SEPTEMBER 23, 2011


NJ doctors work to treat stroke victims BY ANDREW SMITH STAFF WRITER

The doctors at the JFK Medical Center’s Stroke Center in Edison introduced three imaging techniques that might serve as potential breakthroughs for stroke victims. Using tissue plasminogen activator, a blood clot-busting agent, cholesterol-reducing drugs and smoking cessation techniques, as well as a variety of educational tools, the JFK Medical Center has adhered to the American Stroke Association’s standards for more than two years, said Courtney Nelson, regional director of Communications for the American Heart Association. “[Our] No. 1 priority is research, and it is through research that new treatment and technologies will be developed that will save lives,” she said. “It’s our organization’s belief to continue to explore different avenues that will lead to medical advances.” Known individually as CT perfusion, MT perfusion and MT diffusion, these three procedures allow doctors to identify and aid patients who have fallen outside the timeframe where immediate action is still effective, she said.

Before these three techniques came into play, doctors were limited with what they could use. Their normal techniques, including a blood-thinning drug known as TPA and invasive surger y, while useful only between the first four and eight hours of new symptoms, were not particularly useful after the eight-hour time elapsed, Nelson said. Once this frame has passed, it is often too late to prevent permanent widespread damage, she said. But outside of this timeframe, doctors at the Medical Center can scan patient’s brains using these three imaging techniques to reveal brains that are completely undamaged, Nelson said. By doing such scans, doctors at the center are improving their rates of successful stroke surgery, she said. Bonnie Firestein, a professor in the Department of Cell Biology and Neuroscience who conducts research related to stroke treatment, was particularly enthused by the potential of these developments. “I don’t do any of the types of techniques that these people are using at JFK Medical Center, but looking at what they’re doing is fantastic,” Firestein said. Firestein focuses on secondar y damage in neurons as a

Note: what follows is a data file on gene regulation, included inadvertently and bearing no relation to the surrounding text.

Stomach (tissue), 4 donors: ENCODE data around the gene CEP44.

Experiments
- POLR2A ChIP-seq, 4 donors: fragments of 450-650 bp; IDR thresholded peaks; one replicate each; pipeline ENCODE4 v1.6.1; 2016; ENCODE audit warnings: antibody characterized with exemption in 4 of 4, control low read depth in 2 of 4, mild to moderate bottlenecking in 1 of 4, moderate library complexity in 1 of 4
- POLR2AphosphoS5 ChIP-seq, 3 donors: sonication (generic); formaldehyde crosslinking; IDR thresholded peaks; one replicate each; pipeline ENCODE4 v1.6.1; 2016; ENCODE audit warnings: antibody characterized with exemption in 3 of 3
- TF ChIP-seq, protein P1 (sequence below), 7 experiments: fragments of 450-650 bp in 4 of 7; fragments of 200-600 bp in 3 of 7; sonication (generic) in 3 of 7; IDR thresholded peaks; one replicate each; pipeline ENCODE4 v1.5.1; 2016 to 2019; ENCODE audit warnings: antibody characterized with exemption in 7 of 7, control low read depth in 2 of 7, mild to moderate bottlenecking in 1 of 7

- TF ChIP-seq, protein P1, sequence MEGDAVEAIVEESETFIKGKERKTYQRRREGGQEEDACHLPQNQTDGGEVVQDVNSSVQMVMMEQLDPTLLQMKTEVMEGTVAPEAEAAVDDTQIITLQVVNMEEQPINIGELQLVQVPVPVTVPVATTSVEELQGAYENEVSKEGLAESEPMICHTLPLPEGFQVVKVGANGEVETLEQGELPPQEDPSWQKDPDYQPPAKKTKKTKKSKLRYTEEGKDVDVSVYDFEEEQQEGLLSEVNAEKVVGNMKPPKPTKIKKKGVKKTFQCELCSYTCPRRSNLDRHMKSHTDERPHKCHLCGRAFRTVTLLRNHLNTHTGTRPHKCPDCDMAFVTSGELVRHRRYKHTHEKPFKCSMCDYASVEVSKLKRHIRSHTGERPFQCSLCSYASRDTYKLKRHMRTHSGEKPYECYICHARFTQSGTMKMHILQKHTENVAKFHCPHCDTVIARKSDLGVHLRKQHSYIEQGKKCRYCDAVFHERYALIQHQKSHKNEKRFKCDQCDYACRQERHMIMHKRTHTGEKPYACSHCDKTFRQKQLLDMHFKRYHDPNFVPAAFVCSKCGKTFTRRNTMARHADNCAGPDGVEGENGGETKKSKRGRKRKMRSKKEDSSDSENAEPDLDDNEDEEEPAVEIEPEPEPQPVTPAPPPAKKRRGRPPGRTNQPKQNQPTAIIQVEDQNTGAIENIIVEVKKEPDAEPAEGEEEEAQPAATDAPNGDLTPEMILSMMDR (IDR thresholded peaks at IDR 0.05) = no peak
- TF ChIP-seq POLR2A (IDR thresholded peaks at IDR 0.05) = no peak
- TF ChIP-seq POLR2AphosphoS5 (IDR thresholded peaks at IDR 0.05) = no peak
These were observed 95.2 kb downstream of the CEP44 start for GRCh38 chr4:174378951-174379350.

result of stroke deals with tissue damage that would correlate with the amount of damage presumed to have occurred to a stroke victim’s brain eight hours after the development of symptoms — areas related to JFK hospital’s research. “There are these people who’ve had strokes, and there’s no way really to treat them,” Firestein said. “Now, using these new advances in imaging, they found out that these people can be treated later and actually recover from stroke.” In addition to faculty interest in these developments, undergraduates at the University feel that these developments are important to the medical community. Vatsal Bhatt, a School of Arts and Sciences junior and vice president of the American Medical School Association, shared his stance on the development of these techniques. “The way medical technology is approaching these issues is tremendous,” Bhatt said. “There are new things that come on a daily basis and until you tr y them out at one place or another, you’re not going to know if they’re effective or not. If this is increasing patient care, then that’s a great thing.”


SEPTEMBER 23, 2011





Health Outreach, Promotion & Education (HOPE) is hosting “Lollanobozza,” a karaoke and dance party featuring DJ Wallah, from 10 p.m. to 2 a.m. at the Livingston Student Center. There will be free food and free games. Two iPad 2’s will be awarded. The event is Hollywood-themed and there will be prizes for best costume. All University students are welcome. For more information contact HOPE by calling (732) 932-1965 or visit The Rutgers Gardens Farmers Market takes place every Friday from noon to 5 p.m. until Thanksgiving. Purchase local fresh produce, pasture-raised meat, artisanal cheese, baked goods, flowers and more. Then take a stroll through the gardens and enjoy a picnic. Rutgers Gardens is located at 112 Ryders Lane on the Cook Campus. For more information visit


Do you have what it takes to be the next Rutgers Homecoming Idol? Upload your two-minute video to YouTube and then email your video link to and let the battle begin. Videos are due by 11:59 p.m. Contestants must be 18 or older to enter this contest. A group of semifinalists will be entered in Homecoming Idol’s online voting, scheduled from Sept. 29 to Oct. 3. The top contestants will be selected from that group and will compete at the Homecoming Festival on Oct. 15 on Busch campus before the football game.